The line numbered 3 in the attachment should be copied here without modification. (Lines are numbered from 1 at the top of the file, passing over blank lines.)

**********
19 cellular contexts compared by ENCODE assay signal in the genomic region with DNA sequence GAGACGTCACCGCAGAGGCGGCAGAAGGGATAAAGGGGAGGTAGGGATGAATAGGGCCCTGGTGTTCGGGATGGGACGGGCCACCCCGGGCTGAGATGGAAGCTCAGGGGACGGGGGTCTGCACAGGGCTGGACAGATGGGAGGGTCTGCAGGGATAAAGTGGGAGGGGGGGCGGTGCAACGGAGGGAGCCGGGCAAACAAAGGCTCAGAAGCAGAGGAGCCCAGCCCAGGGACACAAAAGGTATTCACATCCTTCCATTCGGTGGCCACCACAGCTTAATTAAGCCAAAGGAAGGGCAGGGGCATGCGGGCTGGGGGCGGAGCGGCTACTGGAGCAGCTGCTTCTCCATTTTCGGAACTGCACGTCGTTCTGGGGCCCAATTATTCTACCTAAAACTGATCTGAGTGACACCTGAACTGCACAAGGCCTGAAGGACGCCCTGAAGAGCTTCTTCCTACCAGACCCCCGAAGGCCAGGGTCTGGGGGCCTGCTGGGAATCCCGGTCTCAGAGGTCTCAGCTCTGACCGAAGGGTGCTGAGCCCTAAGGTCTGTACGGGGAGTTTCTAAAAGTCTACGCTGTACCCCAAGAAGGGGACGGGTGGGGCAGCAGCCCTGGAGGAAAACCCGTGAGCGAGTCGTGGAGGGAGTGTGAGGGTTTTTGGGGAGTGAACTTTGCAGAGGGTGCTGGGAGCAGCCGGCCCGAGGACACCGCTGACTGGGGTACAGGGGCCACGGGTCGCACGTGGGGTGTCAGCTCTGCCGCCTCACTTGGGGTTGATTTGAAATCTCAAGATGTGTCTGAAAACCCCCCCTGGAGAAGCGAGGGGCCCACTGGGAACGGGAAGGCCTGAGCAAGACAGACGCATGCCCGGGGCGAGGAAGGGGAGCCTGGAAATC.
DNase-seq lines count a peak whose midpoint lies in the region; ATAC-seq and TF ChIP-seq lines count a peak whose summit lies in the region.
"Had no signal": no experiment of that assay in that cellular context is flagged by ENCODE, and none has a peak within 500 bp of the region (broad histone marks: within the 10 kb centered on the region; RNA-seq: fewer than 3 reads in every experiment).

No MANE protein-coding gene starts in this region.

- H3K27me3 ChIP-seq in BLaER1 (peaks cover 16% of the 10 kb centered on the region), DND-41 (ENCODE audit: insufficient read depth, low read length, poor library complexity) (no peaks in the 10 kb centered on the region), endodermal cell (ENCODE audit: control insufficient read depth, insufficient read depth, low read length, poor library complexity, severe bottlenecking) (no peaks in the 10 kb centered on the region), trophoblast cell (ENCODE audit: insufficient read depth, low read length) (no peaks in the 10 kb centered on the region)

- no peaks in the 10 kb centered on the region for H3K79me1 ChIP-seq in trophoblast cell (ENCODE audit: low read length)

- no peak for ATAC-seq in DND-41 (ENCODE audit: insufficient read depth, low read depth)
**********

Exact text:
"Had no signal": no experiment of that assay in that cellular context is flagged by ENCODE, and none has a peak within 500 bp of the region (broad histone marks: within the 10 kb centered on the region; RNA-seq: fewer than 3 reads in every experiment).